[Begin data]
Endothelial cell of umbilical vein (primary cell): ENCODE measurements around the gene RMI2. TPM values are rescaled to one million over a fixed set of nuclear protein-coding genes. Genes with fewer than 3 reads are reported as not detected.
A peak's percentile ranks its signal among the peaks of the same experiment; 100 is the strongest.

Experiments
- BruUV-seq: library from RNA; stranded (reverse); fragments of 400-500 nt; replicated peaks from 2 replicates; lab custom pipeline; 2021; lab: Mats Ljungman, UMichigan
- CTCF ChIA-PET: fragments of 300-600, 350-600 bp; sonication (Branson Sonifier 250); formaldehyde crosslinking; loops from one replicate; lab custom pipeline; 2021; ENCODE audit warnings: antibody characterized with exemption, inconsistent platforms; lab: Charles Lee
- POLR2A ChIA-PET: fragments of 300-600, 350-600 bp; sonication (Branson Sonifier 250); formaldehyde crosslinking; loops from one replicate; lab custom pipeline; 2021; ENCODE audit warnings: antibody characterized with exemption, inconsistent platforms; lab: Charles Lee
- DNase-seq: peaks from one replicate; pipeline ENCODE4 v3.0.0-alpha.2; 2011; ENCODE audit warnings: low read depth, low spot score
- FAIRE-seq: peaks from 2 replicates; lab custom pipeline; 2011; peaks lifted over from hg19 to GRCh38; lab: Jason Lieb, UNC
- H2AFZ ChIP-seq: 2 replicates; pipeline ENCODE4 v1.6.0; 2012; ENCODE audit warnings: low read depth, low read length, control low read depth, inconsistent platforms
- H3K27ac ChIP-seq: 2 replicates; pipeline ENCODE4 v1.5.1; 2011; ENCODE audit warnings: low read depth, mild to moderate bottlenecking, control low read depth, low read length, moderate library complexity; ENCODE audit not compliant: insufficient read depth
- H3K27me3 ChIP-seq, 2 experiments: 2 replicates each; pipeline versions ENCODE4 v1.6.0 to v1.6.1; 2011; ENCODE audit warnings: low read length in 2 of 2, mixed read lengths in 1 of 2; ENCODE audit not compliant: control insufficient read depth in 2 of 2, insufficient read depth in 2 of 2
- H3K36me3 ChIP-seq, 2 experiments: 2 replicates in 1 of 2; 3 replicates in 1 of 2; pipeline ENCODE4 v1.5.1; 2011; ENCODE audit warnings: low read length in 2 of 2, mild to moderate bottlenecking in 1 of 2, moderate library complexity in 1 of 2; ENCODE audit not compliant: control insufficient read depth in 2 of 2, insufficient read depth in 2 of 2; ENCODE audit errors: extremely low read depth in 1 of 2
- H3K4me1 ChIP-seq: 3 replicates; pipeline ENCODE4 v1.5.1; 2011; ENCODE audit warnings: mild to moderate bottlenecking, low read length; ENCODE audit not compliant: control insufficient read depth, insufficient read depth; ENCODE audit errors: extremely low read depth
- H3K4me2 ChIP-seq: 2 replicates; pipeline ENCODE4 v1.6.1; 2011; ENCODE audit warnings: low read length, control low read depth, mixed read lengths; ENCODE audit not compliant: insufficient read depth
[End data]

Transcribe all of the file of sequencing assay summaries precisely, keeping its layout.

Endothelial cell of umbilical vein (primary cell): ENCODE measurements around the gene RMI2. TPM values are rescaled to one million over a fixed set of nuclear protein-coding genes. Genes with fewer than 3 reads are reported as not detected.
A peak's percentile ranks its signal among the peaks of the same experiment; 100 is the strongest.

Experiments
- BruUV-seq: library from RNA; stranded (reverse); fragments of 400-500 nt; replicated peaks from 2 replicates; lab custom pipeline; 2021; lab: Mats Ljungman, UMichigan
- CTCF ChIA-PET: fragments of 300-600, 350-600 bp; sonication (Branson Sonifier 250); formaldehyde crosslinking; loops from one replicate; lab custom pipeline; 2021; ENCODE audit warnings: antibody characterized with exemption, inconsistent platforms; lab: Charles Lee
- POLR2A ChIA-PET: fragments of 300-600, 350-600 bp; sonication (Branson Sonifier 250); formaldehyde crosslinking; loops from one replicate; lab custom pipeline; 2021; ENCODE audit warnings: antibody characterized with exemption, inconsistent platforms; lab: Charles Lee
- DNase-seq: peaks from one replicate; pipeline ENCODE4 v3.0.0-alpha.2; 2011; ENCODE audit warnings: low read depth, low spot score
- FAIRE-seq: peaks from 2 replicates; lab custom pipeline; 2011; peaks lifted over from hg19 to GRCh38; lab: Jason Lieb, UNC
- H2AFZ ChIP-seq: 2 replicates; pipeline ENCODE4 v1.6.0; 2012; ENCODE audit warnings: low read depth, low read length, control low read depth, inconsistent platforms
- H3K27ac ChIP-seq: 2 replicates; pipeline ENCODE4 v1.5.1; 2011; ENCODE audit warnings: low read depth, mild to moderate bottlenecking, control low read depth, low read length, moderate library complexity; ENCODE audit not compliant: insufficient read depth
- H3K27me3 ChIP-seq, 2 experiments: 2 replicates each; pipeline versions ENCODE4 v1.6.0 to v1.6.1; 2011; ENCODE audit warnings: low read length in 2 of 2, mixed read lengths in 1 of 2; ENCODE audit not compliant: control insufficient read depth in 2 of 2, insufficient read depth in 2 of 2
- H3K36me3 ChIP-seq, 2 experiments: 2 replicates in 1 of 2; 3 replicates in 1 of 2; pipeline ENCODE4 v1.5.1; 2011; ENCODE audit warnings: low read length in 2 of 2, mild to moderate bottlenecking in 1 of 2, moderate library complexity in 1 of 2; ENCODE audit not compliant: control insufficient read depth in 2 of 2, insufficient read depth in 2 of 2; ENCODE audit errors: extremely low read depth in 1 of 2
- H3K4me1 ChIP-seq: 3 replicates; pipeline ENCODE4 v1.5.1; 2011; ENCODE audit warnings: mild to moderate bottlenecking, low read length; ENCODE audit not compliant: control insufficient read depth, insufficient read depth; ENCODE audit errors: extremely low read depth
- H3K4me2 ChIP-seq: 2 replicates; pipeline ENCODE4 v1.6.1; 2011; ENCODE audit warnings: low read length, control low read depth, mixed read lengths; ENCODE audit not compliant: insufficient read depth